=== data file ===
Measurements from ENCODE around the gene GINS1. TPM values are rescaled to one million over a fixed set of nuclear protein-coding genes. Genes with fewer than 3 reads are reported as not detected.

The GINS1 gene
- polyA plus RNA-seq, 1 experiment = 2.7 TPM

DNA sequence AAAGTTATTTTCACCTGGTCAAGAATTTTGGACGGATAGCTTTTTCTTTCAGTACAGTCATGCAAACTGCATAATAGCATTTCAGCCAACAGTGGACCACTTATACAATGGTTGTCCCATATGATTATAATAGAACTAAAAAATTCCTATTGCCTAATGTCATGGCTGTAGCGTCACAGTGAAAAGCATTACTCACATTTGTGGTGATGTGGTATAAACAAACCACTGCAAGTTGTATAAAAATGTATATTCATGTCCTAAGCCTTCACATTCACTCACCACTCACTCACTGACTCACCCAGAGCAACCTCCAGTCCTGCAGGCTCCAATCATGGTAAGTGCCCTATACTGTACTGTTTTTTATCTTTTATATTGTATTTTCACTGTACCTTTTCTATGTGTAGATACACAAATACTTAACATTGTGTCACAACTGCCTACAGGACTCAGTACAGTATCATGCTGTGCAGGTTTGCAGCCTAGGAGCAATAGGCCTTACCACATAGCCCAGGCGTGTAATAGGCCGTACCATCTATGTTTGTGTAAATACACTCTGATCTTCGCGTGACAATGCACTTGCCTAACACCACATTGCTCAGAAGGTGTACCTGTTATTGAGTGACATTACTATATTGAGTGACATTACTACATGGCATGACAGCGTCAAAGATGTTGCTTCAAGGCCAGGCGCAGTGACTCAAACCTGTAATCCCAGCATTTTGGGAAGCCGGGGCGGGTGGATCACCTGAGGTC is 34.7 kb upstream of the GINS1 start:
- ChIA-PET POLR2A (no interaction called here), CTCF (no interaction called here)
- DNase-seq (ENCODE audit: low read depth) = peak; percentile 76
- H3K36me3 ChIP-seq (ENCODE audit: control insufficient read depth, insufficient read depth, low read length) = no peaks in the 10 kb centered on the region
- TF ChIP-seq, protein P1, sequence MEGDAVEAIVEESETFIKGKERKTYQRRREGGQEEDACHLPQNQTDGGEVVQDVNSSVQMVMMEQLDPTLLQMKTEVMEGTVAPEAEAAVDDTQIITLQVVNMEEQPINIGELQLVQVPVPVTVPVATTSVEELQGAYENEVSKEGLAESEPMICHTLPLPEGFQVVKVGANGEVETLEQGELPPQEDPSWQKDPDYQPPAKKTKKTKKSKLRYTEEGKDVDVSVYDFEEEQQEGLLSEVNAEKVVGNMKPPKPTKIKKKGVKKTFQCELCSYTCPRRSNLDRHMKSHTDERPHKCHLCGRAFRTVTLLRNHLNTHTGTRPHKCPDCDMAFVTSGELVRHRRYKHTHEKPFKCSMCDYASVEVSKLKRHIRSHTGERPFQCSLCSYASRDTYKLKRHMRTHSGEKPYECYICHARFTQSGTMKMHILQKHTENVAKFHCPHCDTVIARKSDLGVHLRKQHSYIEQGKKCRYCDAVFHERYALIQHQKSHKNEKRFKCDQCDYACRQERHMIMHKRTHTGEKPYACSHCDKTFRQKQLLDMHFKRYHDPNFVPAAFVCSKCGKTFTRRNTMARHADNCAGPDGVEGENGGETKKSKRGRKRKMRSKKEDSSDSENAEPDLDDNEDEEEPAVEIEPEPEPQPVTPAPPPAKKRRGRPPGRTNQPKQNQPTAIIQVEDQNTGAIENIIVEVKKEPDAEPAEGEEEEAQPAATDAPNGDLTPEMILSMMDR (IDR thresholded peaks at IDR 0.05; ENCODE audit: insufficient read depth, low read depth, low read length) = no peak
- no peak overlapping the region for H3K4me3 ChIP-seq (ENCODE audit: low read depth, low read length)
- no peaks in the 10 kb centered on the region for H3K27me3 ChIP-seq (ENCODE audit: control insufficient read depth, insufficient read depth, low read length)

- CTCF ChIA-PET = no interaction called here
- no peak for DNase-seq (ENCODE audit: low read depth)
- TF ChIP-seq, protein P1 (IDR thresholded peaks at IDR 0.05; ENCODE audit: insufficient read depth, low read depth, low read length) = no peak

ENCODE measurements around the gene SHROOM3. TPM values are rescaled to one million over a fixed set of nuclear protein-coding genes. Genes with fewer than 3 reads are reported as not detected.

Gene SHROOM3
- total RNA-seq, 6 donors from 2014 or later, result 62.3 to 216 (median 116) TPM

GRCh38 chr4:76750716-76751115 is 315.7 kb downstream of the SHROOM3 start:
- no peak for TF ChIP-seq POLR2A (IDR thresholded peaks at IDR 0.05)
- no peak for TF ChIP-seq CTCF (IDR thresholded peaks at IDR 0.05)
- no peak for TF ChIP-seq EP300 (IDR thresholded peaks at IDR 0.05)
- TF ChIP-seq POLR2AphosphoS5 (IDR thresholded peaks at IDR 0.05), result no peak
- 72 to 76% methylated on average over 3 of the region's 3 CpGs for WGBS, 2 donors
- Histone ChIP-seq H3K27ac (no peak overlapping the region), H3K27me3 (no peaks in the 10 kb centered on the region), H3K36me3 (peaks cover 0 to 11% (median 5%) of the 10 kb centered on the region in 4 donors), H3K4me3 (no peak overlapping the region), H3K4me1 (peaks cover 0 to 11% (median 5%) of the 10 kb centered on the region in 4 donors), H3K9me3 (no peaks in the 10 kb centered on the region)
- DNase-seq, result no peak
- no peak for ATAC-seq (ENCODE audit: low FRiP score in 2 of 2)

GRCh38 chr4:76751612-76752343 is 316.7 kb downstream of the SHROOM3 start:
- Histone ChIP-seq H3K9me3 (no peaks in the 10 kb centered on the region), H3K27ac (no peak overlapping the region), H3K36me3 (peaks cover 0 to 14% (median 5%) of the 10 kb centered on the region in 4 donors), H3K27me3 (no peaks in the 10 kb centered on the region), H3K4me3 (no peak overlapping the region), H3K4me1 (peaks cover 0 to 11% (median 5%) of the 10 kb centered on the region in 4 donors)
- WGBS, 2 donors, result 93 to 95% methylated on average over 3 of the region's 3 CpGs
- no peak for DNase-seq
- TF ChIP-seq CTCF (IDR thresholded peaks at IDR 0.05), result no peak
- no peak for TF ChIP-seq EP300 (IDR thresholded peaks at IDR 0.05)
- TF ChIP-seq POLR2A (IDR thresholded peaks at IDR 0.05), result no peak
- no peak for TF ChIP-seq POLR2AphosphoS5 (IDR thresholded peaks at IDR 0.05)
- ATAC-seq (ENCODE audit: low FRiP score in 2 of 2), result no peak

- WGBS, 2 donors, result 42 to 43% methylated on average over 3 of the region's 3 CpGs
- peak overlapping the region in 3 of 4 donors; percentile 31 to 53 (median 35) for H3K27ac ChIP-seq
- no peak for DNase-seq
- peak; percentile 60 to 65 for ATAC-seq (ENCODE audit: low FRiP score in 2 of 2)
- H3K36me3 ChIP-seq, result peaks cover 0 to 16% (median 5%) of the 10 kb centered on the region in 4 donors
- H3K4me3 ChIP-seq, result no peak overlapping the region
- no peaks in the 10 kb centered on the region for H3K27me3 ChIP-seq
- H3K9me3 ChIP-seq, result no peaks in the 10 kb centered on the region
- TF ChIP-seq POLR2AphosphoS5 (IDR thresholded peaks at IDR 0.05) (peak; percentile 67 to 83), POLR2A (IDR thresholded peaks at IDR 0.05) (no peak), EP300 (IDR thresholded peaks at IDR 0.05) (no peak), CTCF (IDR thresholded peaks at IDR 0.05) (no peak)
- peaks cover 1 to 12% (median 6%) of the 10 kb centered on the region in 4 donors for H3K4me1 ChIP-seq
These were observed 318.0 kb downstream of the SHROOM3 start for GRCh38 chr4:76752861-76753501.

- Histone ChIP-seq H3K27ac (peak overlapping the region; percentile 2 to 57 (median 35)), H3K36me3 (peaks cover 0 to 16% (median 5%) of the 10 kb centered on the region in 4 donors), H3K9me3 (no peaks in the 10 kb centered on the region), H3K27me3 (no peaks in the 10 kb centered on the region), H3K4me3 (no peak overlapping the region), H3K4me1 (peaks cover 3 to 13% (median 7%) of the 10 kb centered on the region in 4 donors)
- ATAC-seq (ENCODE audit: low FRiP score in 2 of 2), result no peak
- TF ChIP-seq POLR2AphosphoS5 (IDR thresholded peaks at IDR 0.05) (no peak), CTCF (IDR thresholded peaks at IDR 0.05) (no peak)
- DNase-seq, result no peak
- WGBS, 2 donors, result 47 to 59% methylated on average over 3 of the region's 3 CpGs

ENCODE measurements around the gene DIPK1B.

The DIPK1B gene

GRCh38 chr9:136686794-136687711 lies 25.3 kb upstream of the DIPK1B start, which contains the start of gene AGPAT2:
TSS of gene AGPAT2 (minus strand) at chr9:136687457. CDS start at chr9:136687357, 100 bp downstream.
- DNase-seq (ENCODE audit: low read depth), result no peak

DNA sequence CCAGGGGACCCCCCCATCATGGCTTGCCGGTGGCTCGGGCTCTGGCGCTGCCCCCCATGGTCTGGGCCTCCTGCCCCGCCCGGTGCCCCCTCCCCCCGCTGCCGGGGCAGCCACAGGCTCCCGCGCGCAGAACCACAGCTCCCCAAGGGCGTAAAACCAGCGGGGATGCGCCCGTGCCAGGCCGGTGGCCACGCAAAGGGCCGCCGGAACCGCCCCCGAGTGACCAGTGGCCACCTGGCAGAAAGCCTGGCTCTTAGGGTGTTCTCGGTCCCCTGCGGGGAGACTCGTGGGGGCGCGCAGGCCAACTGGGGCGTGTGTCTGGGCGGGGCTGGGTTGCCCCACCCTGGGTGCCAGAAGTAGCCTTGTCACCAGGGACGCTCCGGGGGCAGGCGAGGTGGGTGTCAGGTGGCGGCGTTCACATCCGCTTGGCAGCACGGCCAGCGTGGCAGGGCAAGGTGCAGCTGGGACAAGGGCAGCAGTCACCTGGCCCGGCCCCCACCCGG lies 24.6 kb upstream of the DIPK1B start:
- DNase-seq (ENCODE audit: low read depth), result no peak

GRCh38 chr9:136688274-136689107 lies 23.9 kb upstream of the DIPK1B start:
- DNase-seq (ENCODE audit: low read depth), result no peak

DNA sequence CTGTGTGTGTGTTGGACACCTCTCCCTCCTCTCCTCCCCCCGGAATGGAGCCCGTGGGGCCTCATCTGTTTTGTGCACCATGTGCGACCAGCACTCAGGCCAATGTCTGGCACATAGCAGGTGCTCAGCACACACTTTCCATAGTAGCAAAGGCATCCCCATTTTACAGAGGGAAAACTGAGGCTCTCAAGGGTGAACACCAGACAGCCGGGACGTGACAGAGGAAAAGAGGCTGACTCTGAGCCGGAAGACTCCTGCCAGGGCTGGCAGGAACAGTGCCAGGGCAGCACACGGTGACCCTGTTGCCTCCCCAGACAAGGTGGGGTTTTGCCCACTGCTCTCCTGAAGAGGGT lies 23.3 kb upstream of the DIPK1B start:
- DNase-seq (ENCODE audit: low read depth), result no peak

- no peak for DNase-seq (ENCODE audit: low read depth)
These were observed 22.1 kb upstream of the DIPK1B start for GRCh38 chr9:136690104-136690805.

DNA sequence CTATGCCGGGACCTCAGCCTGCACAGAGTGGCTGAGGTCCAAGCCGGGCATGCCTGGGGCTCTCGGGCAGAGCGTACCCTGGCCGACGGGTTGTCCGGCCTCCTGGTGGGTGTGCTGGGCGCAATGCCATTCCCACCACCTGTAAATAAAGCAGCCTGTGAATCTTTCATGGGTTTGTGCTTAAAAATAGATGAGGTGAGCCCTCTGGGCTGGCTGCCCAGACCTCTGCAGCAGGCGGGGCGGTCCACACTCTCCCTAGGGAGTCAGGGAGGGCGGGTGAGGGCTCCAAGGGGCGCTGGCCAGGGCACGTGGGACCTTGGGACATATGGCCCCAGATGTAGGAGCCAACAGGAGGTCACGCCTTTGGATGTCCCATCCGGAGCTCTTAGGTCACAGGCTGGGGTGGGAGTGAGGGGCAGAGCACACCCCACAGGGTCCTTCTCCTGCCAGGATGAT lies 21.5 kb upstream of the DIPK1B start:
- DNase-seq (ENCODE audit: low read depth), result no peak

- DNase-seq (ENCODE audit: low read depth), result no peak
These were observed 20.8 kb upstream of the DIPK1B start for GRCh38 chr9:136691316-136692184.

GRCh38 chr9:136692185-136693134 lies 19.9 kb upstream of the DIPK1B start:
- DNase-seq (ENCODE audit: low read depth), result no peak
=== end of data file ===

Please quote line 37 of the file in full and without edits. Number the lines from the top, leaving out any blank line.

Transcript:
- no peak for DNase-seq